IN AND OUT OF SUMMER
Recent summer weather has really made a huge impact on the garden. However it never seems to last more than a few days then it is back to cool days with showers, though compared to last year the sunny days are very welcome. The garden is trying very hard to catch up on the late season, but we are still running at least three weeks late. I picked my first strawberry on 16th June this year whereas last year in a very poor summer, (apart from a sunny hot March) the first one was picked on 25th May. If the dry weather with a few warm days here and there continues this years strawberries will be terrific. The plants are weighed down with a very heavy potential crop, trying to make up for last years disaster when continual wet weather rotted all the fruit before it was ripe enough to pick. The blackbirds have already spotted the first bit of colour and tested them to see if they were ready, so nets are now in place and slug pellets are absolutely necessary as there are still numerous slugs and snails left over from last years plague.
Saskatoon berries are beginning to swell so I will get ready to put my nets over them at the end of June before they start to show colour.
Bramble Helen is in full bloom, very showy with large pristine white flowers, and raspberries Glen Fyne and what I think is Glen Rosa, all showing a lot of flower clusters. I do not know Glen Rosa so I wait to see how it fruits. It can certainly grow as it produces an abundance of canes which need thinning out both along the row and many feet beyond the row as it suckers very freely.
The fig Brown Turkey is full of young swelling figs. If they all ripen I will get well over fifty this year, but leaves which are needed to support the developing fruit are very slow to grow.
Apples and plum fruits are very prolific and now swelling just nice. No sign of scab or mildew as I now only grow strong healthy varieties. Bramley usually gets a few young shoots totally covered in mildew from infected buds overwintering, but I remove these primary infections as they appear in June and this stops the disease from spreading. Plums can get a serious attack of mealy aphid which can defoliate the tree and then the fruit cannot develop, so I will keep a watch to see if they appear.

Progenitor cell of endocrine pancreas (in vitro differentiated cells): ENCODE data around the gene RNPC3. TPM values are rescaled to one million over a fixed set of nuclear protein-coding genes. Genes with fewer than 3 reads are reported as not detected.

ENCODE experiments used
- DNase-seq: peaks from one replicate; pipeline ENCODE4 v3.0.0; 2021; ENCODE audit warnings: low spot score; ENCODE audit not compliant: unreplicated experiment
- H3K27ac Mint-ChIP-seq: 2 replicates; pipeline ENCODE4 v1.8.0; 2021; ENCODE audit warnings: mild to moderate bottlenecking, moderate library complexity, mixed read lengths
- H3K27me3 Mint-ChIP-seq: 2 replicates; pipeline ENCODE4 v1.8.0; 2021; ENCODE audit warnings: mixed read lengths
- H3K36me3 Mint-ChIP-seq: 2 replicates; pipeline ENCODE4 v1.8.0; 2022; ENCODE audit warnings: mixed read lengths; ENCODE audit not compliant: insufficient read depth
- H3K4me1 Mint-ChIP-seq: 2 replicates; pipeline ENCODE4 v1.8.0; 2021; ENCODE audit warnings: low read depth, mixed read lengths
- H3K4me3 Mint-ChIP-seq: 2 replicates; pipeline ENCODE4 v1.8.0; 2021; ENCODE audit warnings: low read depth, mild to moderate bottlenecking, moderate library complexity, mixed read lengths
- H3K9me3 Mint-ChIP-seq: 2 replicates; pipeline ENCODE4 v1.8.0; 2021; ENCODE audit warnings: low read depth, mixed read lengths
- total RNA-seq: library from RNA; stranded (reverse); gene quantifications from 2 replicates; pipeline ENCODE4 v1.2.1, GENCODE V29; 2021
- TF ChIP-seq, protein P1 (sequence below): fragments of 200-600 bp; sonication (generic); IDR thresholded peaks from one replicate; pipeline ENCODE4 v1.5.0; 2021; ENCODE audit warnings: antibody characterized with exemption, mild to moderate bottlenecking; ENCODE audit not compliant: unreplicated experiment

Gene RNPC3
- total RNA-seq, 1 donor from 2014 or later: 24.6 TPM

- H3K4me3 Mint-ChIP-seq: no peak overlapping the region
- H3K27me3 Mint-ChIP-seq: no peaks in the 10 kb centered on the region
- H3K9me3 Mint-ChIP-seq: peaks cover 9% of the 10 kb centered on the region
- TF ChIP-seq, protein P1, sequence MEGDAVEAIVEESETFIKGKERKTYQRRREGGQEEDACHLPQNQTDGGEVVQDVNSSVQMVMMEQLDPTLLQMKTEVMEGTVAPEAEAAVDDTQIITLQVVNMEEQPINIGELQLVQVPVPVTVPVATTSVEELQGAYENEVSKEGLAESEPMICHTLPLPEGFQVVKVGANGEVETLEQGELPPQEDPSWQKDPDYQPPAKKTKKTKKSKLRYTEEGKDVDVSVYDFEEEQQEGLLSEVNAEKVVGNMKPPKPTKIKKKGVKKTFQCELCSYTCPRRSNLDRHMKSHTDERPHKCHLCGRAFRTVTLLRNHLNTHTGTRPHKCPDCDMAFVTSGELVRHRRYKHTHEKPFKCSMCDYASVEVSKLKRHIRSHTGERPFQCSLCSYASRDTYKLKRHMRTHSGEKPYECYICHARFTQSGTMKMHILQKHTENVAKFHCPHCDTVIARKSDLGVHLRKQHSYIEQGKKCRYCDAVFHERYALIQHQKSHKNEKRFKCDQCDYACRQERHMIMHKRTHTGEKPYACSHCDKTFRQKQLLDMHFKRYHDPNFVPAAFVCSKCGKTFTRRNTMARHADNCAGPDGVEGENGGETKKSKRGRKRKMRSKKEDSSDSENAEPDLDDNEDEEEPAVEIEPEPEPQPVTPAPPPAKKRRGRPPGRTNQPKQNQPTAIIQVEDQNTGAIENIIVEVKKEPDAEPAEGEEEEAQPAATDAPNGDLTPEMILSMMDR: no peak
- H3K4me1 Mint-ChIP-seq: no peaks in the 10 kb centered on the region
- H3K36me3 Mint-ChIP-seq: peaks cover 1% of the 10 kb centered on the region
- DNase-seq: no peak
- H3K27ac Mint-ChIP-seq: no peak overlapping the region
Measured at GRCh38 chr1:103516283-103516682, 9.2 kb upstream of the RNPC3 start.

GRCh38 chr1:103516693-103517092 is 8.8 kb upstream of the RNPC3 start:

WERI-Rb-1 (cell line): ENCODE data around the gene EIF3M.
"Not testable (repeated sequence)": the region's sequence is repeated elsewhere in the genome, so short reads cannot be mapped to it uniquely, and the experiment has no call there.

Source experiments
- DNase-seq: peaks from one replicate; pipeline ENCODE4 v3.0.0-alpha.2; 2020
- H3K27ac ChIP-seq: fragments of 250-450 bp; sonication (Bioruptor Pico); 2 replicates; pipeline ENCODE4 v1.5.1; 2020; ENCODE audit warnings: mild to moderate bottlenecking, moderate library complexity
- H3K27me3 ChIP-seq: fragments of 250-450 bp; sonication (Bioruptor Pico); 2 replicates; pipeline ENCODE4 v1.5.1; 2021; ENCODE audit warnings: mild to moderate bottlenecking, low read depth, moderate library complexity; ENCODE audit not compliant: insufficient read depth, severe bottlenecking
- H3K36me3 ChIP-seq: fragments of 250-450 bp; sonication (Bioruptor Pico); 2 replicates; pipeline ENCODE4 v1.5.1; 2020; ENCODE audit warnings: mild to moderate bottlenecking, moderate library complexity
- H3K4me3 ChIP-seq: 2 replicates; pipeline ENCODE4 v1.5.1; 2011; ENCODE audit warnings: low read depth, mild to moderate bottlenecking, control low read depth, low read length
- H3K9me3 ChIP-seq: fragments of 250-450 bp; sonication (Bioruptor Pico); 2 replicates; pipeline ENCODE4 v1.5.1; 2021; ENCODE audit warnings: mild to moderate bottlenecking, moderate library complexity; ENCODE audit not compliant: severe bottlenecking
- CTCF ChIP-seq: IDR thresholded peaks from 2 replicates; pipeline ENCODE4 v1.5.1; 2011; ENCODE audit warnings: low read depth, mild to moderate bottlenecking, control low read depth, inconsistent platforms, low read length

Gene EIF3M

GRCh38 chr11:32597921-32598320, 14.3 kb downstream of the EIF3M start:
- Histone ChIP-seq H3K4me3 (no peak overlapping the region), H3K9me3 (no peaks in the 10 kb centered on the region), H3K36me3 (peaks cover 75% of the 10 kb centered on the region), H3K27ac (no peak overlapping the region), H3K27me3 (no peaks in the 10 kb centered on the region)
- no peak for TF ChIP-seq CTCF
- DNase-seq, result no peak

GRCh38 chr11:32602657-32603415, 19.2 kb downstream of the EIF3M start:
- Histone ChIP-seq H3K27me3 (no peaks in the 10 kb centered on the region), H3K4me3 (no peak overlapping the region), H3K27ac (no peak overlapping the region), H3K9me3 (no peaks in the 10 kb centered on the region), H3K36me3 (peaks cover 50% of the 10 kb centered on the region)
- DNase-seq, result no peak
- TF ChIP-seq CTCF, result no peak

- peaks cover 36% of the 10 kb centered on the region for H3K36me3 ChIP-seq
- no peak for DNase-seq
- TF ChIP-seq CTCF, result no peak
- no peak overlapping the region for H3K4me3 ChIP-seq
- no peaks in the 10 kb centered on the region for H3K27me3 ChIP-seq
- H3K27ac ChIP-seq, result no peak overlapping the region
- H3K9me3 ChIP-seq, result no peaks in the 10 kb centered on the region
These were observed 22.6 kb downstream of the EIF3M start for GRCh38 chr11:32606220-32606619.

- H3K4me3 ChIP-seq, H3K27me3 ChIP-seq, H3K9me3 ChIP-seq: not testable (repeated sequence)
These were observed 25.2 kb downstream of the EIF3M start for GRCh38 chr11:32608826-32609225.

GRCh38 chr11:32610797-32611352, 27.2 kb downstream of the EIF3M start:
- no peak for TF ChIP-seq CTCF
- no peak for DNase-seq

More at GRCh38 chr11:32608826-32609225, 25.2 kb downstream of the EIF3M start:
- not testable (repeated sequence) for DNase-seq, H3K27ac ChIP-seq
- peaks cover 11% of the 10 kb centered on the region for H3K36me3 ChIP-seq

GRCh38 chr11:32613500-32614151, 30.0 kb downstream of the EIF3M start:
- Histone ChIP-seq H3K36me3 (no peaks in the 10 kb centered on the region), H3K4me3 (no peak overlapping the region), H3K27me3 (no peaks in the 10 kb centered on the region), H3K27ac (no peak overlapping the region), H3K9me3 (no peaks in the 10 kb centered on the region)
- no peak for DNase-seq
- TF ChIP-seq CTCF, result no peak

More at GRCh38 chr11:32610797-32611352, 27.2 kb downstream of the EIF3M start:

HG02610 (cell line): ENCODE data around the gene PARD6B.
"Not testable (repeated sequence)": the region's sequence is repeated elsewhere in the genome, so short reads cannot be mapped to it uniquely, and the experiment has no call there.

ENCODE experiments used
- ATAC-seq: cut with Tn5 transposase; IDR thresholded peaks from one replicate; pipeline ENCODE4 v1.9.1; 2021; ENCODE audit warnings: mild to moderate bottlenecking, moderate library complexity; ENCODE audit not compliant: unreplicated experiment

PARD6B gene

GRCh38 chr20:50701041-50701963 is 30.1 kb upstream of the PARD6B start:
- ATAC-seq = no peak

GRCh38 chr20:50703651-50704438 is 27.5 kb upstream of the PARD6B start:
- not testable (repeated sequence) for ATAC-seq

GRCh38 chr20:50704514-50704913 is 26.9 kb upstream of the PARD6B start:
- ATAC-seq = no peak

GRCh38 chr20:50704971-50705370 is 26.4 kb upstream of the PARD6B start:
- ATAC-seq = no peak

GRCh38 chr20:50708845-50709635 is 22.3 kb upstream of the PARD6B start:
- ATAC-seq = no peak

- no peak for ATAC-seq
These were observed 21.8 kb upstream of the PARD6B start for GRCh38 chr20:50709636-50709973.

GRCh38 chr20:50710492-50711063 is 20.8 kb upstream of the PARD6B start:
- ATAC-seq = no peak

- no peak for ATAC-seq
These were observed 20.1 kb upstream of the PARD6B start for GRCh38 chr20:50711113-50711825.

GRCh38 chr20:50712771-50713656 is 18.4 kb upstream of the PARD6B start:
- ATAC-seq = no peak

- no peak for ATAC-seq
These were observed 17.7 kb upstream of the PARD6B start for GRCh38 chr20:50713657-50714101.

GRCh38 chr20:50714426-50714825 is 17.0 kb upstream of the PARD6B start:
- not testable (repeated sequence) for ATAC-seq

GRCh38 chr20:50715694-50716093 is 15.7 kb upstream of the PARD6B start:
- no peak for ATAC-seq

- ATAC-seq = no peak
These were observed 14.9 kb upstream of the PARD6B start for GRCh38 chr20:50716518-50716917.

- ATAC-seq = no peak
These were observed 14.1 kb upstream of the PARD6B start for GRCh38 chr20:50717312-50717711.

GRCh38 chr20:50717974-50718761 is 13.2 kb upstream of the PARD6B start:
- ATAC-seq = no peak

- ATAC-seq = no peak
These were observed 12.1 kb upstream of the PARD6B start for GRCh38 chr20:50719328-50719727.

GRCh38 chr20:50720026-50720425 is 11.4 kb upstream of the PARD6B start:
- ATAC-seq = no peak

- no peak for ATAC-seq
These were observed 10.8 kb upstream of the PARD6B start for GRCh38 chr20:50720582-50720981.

Garden flowers in summer
Climbing rose Gertrude Jekyll was the first rose to flower this year but now all my climbers and shrub roses are in flower and the bush roses not too far behind..
The weather really suited the azaleas and rhododendrons which put on a fantastic display, but now it is the turn for the ceanothus, cistus, philadelphus and viburnums.
The herbaceous border is ablaze of colour with dazzling red oriental poppies mixed with flag iris and peonies. Then the delphiniums and tall scented lilies will have their day in a couple of weeks time.
I had some spare Cosmos, petunias, lobelia and Livingston daisies, but there is always a bare patch somewhere needing brightening up so they got planted in my winter garden. The kerria, cornus and willow bushes had all been pruned right down to ground level to encourage regrowth of young shoots which will colour up again for the next dormant season. Spring flowering bulbs planted in between these bushes are all finished and the foliage has died down and been removed, but as the stooled shrubs are still only about six to ten inches tall there is scope for a summer splash of colour before the shrubs need more room to grow.
To keep my strength up for all this work Anna has been busy in the kitchen starting the first batch of summer soups made with the last of the leeks, kale, broad beans,(after removing skins),and Swiss chard (all from the freezer), plus onions, garlic, celery, dried herbs and chicken stock.
I hope to follow this with some fresh strawberries for dessert picked from the allotment only when they are fully ripe, and all the more enjoyable when you can have lunch outside on a sunny patio.
Plant of the week
Californian poppies have become naturalised in a small bed underneath my climbing rose Dublin Bay. It shares this space with crocus which flower in early spring then die down allowing the poppy to take over. It seeds very easily and always grows quickly covering itself in bright deep golden and orange flowers all summer. It can spread by seeding to other bare patches and just loves dry, stony poor soil in full sun.
Painting of the month
Alyth Bridge from the rose bed is a watercolour painting from my Alyth village series showing the old 17th century pack horse bridge over Alyth Burn in summer. Other paintings in the series show the old bridge in winter plus views over the town from the top of Alyth Hill.